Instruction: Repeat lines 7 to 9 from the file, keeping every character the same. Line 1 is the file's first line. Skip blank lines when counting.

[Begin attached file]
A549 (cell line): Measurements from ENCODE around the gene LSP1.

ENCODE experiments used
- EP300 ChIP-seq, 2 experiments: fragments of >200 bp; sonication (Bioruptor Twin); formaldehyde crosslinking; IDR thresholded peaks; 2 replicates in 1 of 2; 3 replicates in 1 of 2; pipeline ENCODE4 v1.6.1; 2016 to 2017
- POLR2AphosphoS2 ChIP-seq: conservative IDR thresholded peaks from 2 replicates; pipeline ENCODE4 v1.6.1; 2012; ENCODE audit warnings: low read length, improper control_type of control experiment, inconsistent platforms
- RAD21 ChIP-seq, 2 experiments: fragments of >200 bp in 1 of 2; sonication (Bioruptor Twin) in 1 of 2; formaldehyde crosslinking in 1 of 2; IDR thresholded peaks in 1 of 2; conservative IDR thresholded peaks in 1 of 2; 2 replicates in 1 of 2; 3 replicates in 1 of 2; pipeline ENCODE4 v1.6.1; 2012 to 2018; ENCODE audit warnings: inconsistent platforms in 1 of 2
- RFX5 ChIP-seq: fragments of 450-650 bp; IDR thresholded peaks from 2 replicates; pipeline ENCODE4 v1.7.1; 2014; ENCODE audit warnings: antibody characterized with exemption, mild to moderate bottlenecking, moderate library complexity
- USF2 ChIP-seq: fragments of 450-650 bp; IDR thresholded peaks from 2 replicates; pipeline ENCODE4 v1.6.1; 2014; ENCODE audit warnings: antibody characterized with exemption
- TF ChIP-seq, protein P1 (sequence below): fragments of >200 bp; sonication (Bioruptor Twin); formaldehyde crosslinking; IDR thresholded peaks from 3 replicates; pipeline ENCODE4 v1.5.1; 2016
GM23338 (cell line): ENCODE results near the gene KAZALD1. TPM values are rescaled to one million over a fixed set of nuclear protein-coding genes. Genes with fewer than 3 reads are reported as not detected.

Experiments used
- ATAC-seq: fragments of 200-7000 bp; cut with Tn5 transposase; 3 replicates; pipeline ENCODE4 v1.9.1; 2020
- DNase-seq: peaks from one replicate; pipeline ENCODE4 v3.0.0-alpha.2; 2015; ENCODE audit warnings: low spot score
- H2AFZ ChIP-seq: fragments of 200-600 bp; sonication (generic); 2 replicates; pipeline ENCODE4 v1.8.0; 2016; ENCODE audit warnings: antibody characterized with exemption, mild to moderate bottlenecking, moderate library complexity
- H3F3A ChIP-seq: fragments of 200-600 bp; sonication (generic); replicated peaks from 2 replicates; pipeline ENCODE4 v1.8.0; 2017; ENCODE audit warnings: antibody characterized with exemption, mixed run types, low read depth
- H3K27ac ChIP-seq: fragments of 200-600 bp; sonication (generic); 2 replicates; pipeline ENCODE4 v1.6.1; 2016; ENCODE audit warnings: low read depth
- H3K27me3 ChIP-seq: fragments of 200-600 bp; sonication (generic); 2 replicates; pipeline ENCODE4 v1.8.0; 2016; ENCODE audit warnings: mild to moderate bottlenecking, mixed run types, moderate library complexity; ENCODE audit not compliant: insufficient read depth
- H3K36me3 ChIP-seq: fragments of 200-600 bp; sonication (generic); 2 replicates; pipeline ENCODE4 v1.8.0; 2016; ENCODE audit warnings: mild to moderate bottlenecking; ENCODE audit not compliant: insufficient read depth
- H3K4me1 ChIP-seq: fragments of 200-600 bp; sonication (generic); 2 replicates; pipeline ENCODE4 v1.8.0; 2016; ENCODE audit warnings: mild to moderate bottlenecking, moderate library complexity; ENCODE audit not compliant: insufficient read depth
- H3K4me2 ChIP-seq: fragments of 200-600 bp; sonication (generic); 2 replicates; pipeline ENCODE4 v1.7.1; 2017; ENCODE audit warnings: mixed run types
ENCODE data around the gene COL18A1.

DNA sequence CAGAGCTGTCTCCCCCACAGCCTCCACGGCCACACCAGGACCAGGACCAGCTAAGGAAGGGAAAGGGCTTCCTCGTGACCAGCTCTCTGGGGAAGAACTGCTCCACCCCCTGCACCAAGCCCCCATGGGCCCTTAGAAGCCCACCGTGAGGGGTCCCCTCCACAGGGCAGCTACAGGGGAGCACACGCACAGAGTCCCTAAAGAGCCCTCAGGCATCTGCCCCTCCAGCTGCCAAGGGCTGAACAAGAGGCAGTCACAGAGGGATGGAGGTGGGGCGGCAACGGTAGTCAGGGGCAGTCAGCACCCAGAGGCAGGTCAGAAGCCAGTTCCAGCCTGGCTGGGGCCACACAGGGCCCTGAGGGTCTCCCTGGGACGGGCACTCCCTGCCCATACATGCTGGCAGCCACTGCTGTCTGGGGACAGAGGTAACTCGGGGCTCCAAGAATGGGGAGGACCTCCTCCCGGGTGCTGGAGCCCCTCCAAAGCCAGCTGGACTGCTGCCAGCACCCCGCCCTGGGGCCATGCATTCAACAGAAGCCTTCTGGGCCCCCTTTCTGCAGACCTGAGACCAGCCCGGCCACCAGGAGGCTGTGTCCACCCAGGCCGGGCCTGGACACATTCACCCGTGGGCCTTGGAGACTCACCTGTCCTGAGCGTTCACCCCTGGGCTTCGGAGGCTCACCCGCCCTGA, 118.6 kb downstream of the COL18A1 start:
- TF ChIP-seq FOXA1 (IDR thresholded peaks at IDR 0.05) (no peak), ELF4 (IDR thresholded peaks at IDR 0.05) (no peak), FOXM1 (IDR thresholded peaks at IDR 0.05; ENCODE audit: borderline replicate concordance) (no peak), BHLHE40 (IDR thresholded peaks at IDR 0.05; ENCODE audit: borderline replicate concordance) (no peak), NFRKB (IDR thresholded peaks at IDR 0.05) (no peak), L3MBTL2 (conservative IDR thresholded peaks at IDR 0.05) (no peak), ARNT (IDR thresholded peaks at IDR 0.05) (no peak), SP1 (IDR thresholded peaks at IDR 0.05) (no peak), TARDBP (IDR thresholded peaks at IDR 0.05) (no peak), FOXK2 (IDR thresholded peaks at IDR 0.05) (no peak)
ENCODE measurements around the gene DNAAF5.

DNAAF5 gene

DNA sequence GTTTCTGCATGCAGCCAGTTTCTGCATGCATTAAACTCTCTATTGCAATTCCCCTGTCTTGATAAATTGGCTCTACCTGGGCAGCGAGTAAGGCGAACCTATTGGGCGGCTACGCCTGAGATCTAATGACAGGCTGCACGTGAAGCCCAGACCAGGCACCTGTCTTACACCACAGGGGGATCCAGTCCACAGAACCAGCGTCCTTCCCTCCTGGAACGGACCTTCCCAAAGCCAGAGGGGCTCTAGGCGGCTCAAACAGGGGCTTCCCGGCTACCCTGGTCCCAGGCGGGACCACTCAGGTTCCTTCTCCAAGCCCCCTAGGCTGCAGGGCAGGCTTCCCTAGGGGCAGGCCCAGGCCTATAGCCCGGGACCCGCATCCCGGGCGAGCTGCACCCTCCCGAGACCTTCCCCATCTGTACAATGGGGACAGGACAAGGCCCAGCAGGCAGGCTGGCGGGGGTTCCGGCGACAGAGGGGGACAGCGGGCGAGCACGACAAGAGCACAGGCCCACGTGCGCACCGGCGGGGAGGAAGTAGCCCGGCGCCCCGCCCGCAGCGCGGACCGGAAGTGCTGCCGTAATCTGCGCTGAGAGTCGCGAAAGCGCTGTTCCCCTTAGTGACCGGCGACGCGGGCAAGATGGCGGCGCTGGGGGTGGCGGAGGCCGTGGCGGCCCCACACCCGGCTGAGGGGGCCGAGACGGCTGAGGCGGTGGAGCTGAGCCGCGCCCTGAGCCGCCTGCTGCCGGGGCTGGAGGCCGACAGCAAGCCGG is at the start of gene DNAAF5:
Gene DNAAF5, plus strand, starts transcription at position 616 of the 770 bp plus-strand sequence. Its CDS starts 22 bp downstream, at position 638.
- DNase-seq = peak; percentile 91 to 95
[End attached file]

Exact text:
- USF2 ChIP-seq: fragments of 450-650 bp; IDR thresholded peaks from 2 replicates; pipeline ENCODE4 v1.6.1; 2014; ENCODE audit warnings: antibody characterized with exemption
- TF ChIP-seq, protein P1 (sequence below): fragments of >200 bp; sonication (Bioruptor Twin); formaldehyde crosslinking; IDR thresholded peaks from 3 replicates; pipeline ENCODE4 v1.5.1; 2016
GM23338 (cell line): ENCODE results near the gene KAZALD1. TPM values are rescaled to one million over a fixed set of nuclear protein-coding genes. Genes with fewer than 3 reads are reported as not detected.